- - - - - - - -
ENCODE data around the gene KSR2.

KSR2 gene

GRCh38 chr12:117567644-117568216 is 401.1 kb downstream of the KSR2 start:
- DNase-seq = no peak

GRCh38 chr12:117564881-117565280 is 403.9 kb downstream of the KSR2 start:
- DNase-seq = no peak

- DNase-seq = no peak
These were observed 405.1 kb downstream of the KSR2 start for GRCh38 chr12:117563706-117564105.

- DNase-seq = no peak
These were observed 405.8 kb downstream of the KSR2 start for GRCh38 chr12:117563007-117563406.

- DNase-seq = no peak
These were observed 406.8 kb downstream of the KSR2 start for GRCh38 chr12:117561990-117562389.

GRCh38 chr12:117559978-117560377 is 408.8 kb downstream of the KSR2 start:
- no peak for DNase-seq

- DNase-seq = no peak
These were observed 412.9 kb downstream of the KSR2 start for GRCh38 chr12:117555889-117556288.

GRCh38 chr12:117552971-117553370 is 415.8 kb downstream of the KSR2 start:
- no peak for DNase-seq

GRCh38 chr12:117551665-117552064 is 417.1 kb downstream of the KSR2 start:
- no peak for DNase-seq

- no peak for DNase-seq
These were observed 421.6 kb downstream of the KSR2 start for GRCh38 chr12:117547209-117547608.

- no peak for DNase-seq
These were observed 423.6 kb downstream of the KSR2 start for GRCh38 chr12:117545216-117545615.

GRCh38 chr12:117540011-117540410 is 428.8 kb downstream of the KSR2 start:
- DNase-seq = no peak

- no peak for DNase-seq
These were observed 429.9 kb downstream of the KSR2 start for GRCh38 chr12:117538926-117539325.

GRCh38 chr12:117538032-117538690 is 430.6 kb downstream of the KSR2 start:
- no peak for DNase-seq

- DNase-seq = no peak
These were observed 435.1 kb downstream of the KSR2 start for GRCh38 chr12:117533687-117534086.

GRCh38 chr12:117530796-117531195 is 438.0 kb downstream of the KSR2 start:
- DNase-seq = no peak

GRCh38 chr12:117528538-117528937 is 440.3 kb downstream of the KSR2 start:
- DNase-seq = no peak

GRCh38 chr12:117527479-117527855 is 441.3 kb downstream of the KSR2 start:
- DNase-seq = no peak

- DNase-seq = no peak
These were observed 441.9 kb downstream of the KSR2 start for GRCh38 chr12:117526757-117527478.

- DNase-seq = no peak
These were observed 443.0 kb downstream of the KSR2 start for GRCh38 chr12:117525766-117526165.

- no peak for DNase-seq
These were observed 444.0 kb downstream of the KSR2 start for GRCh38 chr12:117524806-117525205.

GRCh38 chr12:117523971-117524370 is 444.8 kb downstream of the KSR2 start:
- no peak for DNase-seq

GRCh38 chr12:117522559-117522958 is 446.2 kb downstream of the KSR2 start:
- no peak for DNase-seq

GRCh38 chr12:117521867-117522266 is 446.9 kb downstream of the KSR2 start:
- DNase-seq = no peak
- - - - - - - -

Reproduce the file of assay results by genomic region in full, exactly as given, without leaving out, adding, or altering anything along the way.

ENCODE data around the gene KSR2.

KSR2 gene

GRCh38 chr12:117567644-117568216 is 401.1 kb downstream of the KSR2 start:
- DNase-seq = no peak

GRCh38 chr12:117564881-117565280 is 403.9 kb downstream of the KSR2 start:
- DNase-seq = no peak

- DNase-seq = no peak
These were observed 405.1 kb downstream of the KSR2 start for GRCh38 chr12:117563706-117564105.

- DNase-seq = no peak
These were observed 405.8 kb downstream of the KSR2 start for GRCh38 chr12:117563007-117563406.

- DNase-seq = no peak
These were observed 406.8 kb downstream of the KSR2 start for GRCh38 chr12:117561990-117562389.

GRCh38 chr12:117559978-117560377 is 408.8 kb downstream of the KSR2 start:
- no peak for DNase-seq

- DNase-seq = no peak
These were observed 412.9 kb downstream of the KSR2 start for GRCh38 chr12:117555889-117556288.

GRCh38 chr12:117552971-117553370 is 415.8 kb downstream of the KSR2 start:
- no peak for DNase-seq

GRCh38 chr12:117551665-117552064 is 417.1 kb downstream of the KSR2 start:
- no peak for DNase-seq

- no peak for DNase-seq
These were observed 421.6 kb downstream of the KSR2 start for GRCh38 chr12:117547209-117547608.

- no peak for DNase-seq
These were observed 423.6 kb downstream of the KSR2 start for GRCh38 chr12:117545216-117545615.

GRCh38 chr12:117540011-117540410 is 428.8 kb downstream of the KSR2 start:
- DNase-seq = no peak

- no peak for DNase-seq
These were observed 429.9 kb downstream of the KSR2 start for GRCh38 chr12:117538926-117539325.

GRCh38 chr12:117538032-117538690 is 430.6 kb downstream of the KSR2 start:
- no peak for DNase-seq

- DNase-seq = no peak
These were observed 435.1 kb downstream of the KSR2 start for GRCh38 chr12:117533687-117534086.

GRCh38 chr12:117530796-117531195 is 438.0 kb downstream of the KSR2 start:
- DNase-seq = no peak

GRCh38 chr12:117528538-117528937 is 440.3 kb downstream of the KSR2 start:
- DNase-seq = no peak

GRCh38 chr12:117527479-117527855 is 441.3 kb downstream of the KSR2 start:
- DNase-seq = no peak

- DNase-seq = no peak
These were observed 441.9 kb downstream of the KSR2 start for GRCh38 chr12:117526757-117527478.

- DNase-seq = no peak
These were observed 443.0 kb downstream of the KSR2 start for GRCh38 chr12:117525766-117526165.

- no peak for DNase-seq
These were observed 444.0 kb downstream of the KSR2 start for GRCh38 chr12:117524806-117525205.

GRCh38 chr12:117523971-117524370 is 444.8 kb downstream of the KSR2 start:
- no peak for DNase-seq

GRCh38 chr12:117522559-117522958 is 446.2 kb downstream of the KSR2 start:
- no peak for DNase-seq

GRCh38 chr12:117521867-117522266 is 446.9 kb downstream of the KSR2 start:
- DNase-seq = no peak